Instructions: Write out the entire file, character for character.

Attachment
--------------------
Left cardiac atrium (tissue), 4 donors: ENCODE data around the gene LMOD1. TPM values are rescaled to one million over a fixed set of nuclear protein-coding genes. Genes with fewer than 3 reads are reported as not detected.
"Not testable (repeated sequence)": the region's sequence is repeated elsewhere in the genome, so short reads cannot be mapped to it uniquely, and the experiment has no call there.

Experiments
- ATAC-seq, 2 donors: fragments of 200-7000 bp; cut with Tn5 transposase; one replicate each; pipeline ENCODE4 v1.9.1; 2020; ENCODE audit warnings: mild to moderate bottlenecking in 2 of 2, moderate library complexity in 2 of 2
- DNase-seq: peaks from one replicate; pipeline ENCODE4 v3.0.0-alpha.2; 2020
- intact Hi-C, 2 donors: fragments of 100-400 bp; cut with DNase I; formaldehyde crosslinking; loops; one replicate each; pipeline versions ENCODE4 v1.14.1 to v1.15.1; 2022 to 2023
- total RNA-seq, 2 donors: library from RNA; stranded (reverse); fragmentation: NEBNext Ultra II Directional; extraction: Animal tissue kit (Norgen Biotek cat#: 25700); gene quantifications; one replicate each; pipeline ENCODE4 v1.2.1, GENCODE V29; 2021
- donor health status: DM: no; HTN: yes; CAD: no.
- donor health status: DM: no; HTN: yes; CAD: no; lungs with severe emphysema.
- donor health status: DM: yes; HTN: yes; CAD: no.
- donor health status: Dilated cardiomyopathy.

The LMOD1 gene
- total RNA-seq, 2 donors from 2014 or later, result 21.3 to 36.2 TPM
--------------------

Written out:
Left cardiac atrium (tissue), 4 donors: ENCODE data around the gene LMOD1. TPM values are rescaled to one million over a fixed set of nuclear protein-coding genes. Genes with fewer than 3 reads are reported as not detected.
"Not testable (repeated sequence)": the region's sequence is repeated elsewhere in the genome, so short reads cannot be mapped to it uniquely, and the experiment has no call there.

Experiments
- ATAC-seq, 2 donors: fragments of 200-7000 bp; cut with Tn5 transposase; one replicate each; pipeline ENCODE4 v1.9.1; 2020; ENCODE audit warnings: mild to moderate bottlenecking in 2 of 2, moderate library complexity in 2 of 2
- DNase-seq: peaks from one replicate; pipeline ENCODE4 v3.0.0-alpha.2; 2020
- intact Hi-C, 2 donors: fragments of 100-400 bp; cut with DNase I; formaldehyde crosslinking; loops; one replicate each; pipeline versions ENCODE4 v1.14.1 to v1.15.1; 2022 to 2023
- total RNA-seq, 2 donors: library from RNA; stranded (reverse); fragmentation: NEBNext Ultra II Directional; extraction: Animal tissue kit (Norgen Biotek cat#: 25700); gene quantifications; one replicate each; pipeline ENCODE4 v1.2.1, GENCODE V29; 2021
- donor health status: DM: no; HTN: yes; CAD: no.
- donor health status: DM: no; HTN: yes; CAD: no; lungs with severe emphysema.
- donor health status: DM: yes; HTN: yes; CAD: no.
- donor health status: Dilated cardiomyopathy.

The LMOD1 gene
- total RNA-seq, 2 donors from 2014 or later, result 21.3 to 36.2 TPM